[LLVMdev] RFC: Codifying (but not formalizing) the optimization levels in LLVM and Clang

Chandler Carruth chandlerc at gmail.com
Mon Jan 14 01:09:01 PST 2013

This has been an idea floating around in my head for a while and after
several discussions with others it continues to hold up so I thought I
would mail it out. Sorry for cross posting to both lists, but this is an
issue that would significantly impact both LLVM and Clang.

Essentially, LLVM provides canned optimization "levels" for frontends to
re-use. This is nothing new. However, we don't have good names for them, we
don't expose them at the IR level, and we have a hard time figuring out
which optimizations belong in which levels. I'd like to try addressing that
by coming up with names and a description of the basic intend goal of each
level. I would like, if folks are happy with these ideas, to add these
types of descriptions along side these attributes to the langref. Ideas on
other (better?) places to document this would be welcome. Certainly,
Clang's documentation would need to be updated to reflect this.

Hopefully we can minimally debate this until the bikeshed is a tolerable
shade. Note that I'm absolutely biased based on the behavior of Clang and
GCC with these optimization levels, and the relevant history there.
However, I'm adding and deviating from the purely historical differences to
try and better model the latest developments in LLVM's optimizer... So here

1) The easiest: 'Minimize Size' or '-Oz'
- Attribute: minsize (we already have it, nothing to do here)
- Goal: minimize the size of the resulting binary, at (nearly) any cost.

2) Optimize for size or '-Os'
- Attribute: optsize (we already have it, nothing to do here)
- Goal: Optimize the execution of the binary without unreasonably[1]
increasing the binary size.
This one is a bit fuzzy, but usually people don't have a hard time figuring
out where the line is. The primary difference between minsize and optsize
is that with minsize a pass is free to *hurt* performance to shrink the

[1] The definition of 'unreasonable' is of course subjective, but here is
at least one strong indicator: any code size growth which is inherently
*speculative* (that is, there isn't a known, demonstrable performance
benefit, but rather it is "often" or "maybe" a benefit) is unlikely to be a
good fit in optsize. The canonical example IMO is a vectorizer -- while it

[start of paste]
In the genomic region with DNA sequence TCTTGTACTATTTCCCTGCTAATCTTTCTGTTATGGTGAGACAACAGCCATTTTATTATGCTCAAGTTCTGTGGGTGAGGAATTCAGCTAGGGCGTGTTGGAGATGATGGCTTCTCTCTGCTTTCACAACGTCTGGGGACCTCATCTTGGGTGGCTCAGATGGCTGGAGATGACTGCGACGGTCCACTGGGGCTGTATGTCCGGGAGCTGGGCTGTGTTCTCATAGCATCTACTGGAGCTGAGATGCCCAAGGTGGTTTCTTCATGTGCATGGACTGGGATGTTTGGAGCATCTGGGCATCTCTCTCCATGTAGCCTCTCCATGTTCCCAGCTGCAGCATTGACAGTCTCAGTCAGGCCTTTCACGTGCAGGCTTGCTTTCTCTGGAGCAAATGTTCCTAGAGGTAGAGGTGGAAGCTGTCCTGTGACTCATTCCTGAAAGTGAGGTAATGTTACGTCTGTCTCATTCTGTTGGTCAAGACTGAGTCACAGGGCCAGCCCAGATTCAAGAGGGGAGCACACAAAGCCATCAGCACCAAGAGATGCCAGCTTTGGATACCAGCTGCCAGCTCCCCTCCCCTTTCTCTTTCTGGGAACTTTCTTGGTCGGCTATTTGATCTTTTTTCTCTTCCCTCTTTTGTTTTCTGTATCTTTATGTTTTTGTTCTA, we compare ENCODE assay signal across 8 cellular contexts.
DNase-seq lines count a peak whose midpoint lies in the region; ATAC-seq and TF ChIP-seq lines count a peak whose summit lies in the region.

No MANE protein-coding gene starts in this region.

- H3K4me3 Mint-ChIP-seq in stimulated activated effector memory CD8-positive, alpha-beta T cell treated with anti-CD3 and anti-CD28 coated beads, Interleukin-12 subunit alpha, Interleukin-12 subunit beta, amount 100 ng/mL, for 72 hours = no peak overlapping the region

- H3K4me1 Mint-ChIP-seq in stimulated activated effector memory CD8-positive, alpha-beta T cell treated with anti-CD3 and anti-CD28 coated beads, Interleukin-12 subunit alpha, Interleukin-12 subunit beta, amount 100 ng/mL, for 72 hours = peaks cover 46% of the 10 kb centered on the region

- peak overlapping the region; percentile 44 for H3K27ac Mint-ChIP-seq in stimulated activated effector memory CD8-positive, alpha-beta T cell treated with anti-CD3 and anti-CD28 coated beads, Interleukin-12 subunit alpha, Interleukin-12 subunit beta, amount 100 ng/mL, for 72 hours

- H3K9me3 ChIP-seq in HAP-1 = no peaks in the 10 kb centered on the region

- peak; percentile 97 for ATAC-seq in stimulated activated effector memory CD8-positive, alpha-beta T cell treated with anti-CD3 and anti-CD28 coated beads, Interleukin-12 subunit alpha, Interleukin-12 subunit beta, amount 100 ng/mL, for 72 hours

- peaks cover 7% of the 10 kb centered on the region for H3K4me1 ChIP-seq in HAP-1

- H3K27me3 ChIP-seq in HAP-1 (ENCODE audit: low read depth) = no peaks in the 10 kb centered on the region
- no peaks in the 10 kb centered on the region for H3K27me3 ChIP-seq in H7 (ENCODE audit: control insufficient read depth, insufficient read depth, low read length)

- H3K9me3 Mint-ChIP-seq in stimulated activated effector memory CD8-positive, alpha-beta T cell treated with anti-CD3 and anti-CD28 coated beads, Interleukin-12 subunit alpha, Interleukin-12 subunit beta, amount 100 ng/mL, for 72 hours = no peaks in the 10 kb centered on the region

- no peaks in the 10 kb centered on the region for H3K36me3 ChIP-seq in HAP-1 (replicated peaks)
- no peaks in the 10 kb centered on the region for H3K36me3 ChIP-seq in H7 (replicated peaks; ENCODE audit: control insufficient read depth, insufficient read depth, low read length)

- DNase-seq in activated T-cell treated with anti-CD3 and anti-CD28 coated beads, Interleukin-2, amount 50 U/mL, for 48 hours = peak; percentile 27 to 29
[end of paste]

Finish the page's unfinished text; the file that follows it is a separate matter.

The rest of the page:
is reasonable to vectorize a loop, if the vector version might not be
executed, and thus the scalar loop remains as well, then it is a poor fit
for optsize.

3) Optimize quickly or '-O1'
- Attribute: quickopt (this would be a new attribute)
- Goal: Perform basic optimizations to improve both performance and
simplicity of the code, but perform them *quickly*.
This level is all about compile time, but in a holistic sense. It tries to
perform basic optimizations to get reasonably efficient code, and get it
very quickly.

4) Good, well-balanced optimizations, or '-O2'
- Attribute: opt (new attribute)
- Goal: produce a well optimized binary trading off compile time, space,
and runtime efficiency.
This should be an excellent default for general purpose programs. The idea
is to do as much optimization as we can, in as reasonable of a time frame,
and with as reasonable code size impact as possible. This level should
always produce binaries at least as fast as optsize, but they might be both
bigger and faster. This level should always produce binaries at least as
fast as quickopt, but they might be both slower to compile.

5) Optimize to the max or '-O3'
- Attribute: maxopt (new attribute)
- Goal: produce the fastest binary possible.
This level has historically been almost exclusively about trading off more
binary size for speed than '-O2', but I would propose we change it to be
more about trading off either binary size or compilation time to achieve a
better performing binary. This level should always produce binaries at
least as fast as opt, but they might be faster at the cost of them being
larger and taking more time to compile. This would in some cases be a
change for LLVM and is definitely a deviation from GCC where O3 will in
many cases produce *slower* binaries due to code size increases that are
not accompanied by corresponding performance increases.

To go with these LLVM attributes I'd like to add support for adding
attributes in Clang, both compatible with GCC and with the names above for
clarity. The goal being to allow a specific function to have its
optimization level overridden from the command line based level.

A final note: I would like to remove all other variations on the '-O' flag.
That includes the really strange '-O4' behavior. Whether the compilation is
LTO should be an orthogonal decision to the particular level of
optimization, and we have -flto to achieve this.

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